If your neck and shoulders are chronically tight, not only does it feel bad, but neck and shoulder limitations affect the biomechanics of your body.
Conversely, when you have balance and alignment in everyday life, you establish a great starting point for exercise. Rolling on balls has become an increasingly popular way to target areas of your body that are restricted and tight. Ball exercises can target areas in the neck and upper back that are otherwise not easily accessible. Using a ball specifically for these troublesome areas allows you to hit tender points and virtually melt them out of your body.
If you consider that your head weighs anywhere between 9 and 12 pounds, a forward position of the head can wreck havoc on your neck and shoulders. Consider that the weight of the head effectively doubles for every inch forward of its optimal alignment. Not only does this create neck and shoulder tension, but the position of the head and neck affects the alignment of the whole body.
Furthermore, internally-rotated arms, caused by rounded posture—a result of looking at a computer screen throughout the day—or elevated shoulders, increase the likelihood of upper back discomfort. Rolling a tennis ball along the neck and shoulders penetrates deep into the musculature, helps pull your head back into neutral and gives you gentle extension in your upper back.
Another benefit of ball rolling on your upper back is that you are creating a ball bearing between your body and the floor. This allows more extensive movement on the floor, so that your upper back will feel more spread out and relaxed.
Tennis ball on the shoulder blade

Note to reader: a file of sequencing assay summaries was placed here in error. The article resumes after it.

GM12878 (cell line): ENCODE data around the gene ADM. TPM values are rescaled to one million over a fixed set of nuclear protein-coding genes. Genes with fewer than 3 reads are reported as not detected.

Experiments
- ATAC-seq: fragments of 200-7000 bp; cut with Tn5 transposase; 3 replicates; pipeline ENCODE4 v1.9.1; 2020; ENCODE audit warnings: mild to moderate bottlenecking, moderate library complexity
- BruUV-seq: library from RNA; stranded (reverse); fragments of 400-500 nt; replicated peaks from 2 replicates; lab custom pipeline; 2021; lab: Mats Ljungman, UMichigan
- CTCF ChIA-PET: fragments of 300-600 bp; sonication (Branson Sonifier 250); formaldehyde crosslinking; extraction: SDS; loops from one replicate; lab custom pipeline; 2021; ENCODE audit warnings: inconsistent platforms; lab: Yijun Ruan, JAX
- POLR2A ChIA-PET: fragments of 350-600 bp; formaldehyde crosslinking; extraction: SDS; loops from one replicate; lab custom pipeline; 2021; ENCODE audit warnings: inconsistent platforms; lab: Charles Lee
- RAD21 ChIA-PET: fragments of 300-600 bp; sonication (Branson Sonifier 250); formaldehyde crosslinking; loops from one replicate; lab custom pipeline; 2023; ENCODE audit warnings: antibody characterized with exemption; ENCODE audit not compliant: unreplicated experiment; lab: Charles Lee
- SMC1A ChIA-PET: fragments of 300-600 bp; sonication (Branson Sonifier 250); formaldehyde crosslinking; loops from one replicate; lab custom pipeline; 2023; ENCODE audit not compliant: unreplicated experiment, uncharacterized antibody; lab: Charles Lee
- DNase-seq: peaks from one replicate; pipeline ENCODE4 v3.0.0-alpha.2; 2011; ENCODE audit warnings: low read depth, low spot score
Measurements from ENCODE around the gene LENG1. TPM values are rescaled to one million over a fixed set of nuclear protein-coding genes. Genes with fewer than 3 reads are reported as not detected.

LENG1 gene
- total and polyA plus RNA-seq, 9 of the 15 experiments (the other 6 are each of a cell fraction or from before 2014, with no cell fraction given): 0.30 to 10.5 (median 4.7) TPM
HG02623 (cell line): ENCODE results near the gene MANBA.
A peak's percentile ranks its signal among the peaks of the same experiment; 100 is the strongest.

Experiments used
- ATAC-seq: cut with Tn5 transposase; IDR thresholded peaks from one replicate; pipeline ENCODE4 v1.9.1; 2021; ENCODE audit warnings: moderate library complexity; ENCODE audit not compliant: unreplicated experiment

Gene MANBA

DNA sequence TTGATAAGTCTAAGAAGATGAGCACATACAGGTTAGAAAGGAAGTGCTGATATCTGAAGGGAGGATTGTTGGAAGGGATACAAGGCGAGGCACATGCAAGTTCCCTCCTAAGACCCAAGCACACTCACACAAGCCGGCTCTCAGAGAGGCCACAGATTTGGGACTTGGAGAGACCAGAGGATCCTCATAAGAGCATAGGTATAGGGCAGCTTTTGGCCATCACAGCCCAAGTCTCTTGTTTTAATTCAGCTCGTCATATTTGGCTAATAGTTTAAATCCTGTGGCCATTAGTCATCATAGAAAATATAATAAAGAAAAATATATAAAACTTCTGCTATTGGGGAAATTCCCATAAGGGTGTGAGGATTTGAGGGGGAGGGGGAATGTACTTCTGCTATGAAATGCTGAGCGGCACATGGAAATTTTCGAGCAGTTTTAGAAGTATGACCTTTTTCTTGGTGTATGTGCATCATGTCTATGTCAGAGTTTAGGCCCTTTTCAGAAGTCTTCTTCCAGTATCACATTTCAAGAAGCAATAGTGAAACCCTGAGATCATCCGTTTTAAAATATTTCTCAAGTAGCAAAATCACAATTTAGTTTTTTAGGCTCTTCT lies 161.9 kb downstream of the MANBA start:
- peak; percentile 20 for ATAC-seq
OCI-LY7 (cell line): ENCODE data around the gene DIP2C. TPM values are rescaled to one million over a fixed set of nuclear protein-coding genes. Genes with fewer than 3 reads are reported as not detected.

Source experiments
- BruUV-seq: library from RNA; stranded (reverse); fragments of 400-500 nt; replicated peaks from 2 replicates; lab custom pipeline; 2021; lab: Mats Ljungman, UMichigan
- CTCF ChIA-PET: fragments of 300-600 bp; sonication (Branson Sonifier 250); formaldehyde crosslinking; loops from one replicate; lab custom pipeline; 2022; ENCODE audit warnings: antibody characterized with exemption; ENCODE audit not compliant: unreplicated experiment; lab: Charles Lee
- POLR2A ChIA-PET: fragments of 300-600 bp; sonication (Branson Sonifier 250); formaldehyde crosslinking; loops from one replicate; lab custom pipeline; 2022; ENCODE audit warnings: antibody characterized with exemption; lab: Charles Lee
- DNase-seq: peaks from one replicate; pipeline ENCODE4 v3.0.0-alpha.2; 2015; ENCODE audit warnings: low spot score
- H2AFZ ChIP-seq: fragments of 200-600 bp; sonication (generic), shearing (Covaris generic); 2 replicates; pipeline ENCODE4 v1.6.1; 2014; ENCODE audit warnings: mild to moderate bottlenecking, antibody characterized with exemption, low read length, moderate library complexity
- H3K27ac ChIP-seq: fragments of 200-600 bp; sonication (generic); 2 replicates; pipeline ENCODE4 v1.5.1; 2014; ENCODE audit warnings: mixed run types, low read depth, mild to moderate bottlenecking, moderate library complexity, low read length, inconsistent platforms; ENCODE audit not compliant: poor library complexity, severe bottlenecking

Rejuvenate and mobilize the upper back and shoulder blades with tennis ball rolling. This exercise targets the muscles in the upper back that have become chronically lengthened by internally-rotated arms: the infraspinatus and teres minor and the trapezius muscles.
Lie on your back and place a tennis ball on top of your shoulder blade. Use a pillow under your neck for proper head alignment.
Hug the opposite shoulder in order to increase pressure on the ball.
Push with your feet to move the ball, finding a tender spot. Try to relax while breathing normally. Hold for 20-30 seconds.
Gently move your body up, down and sideways to find additional sore spots.
Tennis ball on the back of the neck
This exercise helps regenerate the tissues of the neck—so that the neck can flex more easily—and allows the head to move back into better alignment.
Lie on your back and place a tennis ball under your neck. Use a pillow or towels to support your head.
Apply pressure for 20-30 seconds at each sore spot, for a total of 2-3 minutes.
Next, perform the following stretch:
Back of neck stretch
The muscles of the neck have a natural curve to help maintain stability and maintain alignment over the body. When this curve is overstretched or exaggerated in any way, it can become quite uncomfortable. This stretch helps release tightness in the neck.
Place your hands on top of your head, keep your elbows together, and pull your shoulders down using your mid-back muscles.
Pull your chin to your chest to feel the stretch in the back of your neck and shoulders.
Hold for 20 seconds, and repeat the cycle three times.
Published in the Idaho Mountain Express Jan.5, 2024.